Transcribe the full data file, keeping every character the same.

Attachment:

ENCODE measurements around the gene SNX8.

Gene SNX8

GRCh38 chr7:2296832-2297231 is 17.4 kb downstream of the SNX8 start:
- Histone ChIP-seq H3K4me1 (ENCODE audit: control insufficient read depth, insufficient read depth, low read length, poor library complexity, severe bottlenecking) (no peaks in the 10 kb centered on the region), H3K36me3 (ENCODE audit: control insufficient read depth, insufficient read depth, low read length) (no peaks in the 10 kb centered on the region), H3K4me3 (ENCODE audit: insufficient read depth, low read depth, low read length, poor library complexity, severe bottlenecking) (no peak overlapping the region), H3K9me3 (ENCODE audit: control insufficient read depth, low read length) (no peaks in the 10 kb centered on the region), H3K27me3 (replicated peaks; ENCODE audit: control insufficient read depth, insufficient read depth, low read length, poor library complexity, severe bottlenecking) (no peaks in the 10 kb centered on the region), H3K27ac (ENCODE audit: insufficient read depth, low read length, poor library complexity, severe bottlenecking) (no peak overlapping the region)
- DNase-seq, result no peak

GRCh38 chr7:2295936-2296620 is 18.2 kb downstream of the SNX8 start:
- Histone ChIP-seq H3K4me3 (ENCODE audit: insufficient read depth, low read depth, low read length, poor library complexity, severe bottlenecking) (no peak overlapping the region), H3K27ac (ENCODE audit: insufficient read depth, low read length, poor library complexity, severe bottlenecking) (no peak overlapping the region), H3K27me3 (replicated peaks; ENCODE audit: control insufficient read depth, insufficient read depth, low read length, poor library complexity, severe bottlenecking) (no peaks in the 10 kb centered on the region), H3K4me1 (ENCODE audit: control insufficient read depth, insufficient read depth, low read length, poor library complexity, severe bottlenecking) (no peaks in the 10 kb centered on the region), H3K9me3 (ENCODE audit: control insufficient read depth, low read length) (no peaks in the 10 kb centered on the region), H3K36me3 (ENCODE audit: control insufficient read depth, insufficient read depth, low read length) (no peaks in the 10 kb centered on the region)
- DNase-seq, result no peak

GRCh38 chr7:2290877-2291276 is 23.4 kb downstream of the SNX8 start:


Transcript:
ENCODE measurements around the gene SNX8.

Gene SNX8

GRCh38 chr7:2296832-2297231 is 17.4 kb downstream of the SNX8 start:
- Histone ChIP-seq H3K4me1 (ENCODE audit: control insufficient read depth, insufficient read depth, low read length, poor library complexity, severe bottlenecking) (no peaks in the 10 kb centered on the region), H3K36me3 (ENCODE audit: control insufficient read depth, insufficient read depth, low read length) (no peaks in the 10 kb centered on the region), H3K4me3 (ENCODE audit: insufficient read depth, low read depth, low read length, poor library complexity, severe bottlenecking) (no peak overlapping the region), H3K9me3 (ENCODE audit: control insufficient read depth, low read length) (no peaks in the 10 kb centered on the region), H3K27me3 (replicated peaks; ENCODE audit: control insufficient read depth, insufficient read depth, low read length, poor library complexity, severe bottlenecking) (no peaks in the 10 kb centered on the region), H3K27ac (ENCODE audit: insufficient read depth, low read length, poor library complexity, severe bottlenecking) (no peak overlapping the region)
- DNase-seq, result no peak

GRCh38 chr7:2295936-2296620 is 18.2 kb downstream of the SNX8 start:
- Histone ChIP-seq H3K4me3 (ENCODE audit: insufficient read depth, low read depth, low read length, poor library complexity, severe bottlenecking) (no peak overlapping the region), H3K27ac (ENCODE audit: insufficient read depth, low read length, poor library complexity, severe bottlenecking) (no peak overlapping the region), H3K27me3 (replicated peaks; ENCODE audit: control insufficient read depth, insufficient read depth, low read length, poor library complexity, severe bottlenecking) (no peaks in the 10 kb centered on the region), H3K4me1 (ENCODE audit: control insufficient read depth, insufficient read depth, low read length, poor library complexity, severe bottlenecking) (no peaks in the 10 kb centered on the region), H3K9me3 (ENCODE audit: control insufficient read depth, low read length) (no peaks in the 10 kb centered on the region), H3K36me3 (ENCODE audit: control insufficient read depth, insufficient read depth, low read length) (no peaks in the 10 kb centered on the region)
- DNase-seq, result no peak

GRCh38 chr7:2290877-2291276 is 23.4 kb downstream of the SNX8 start: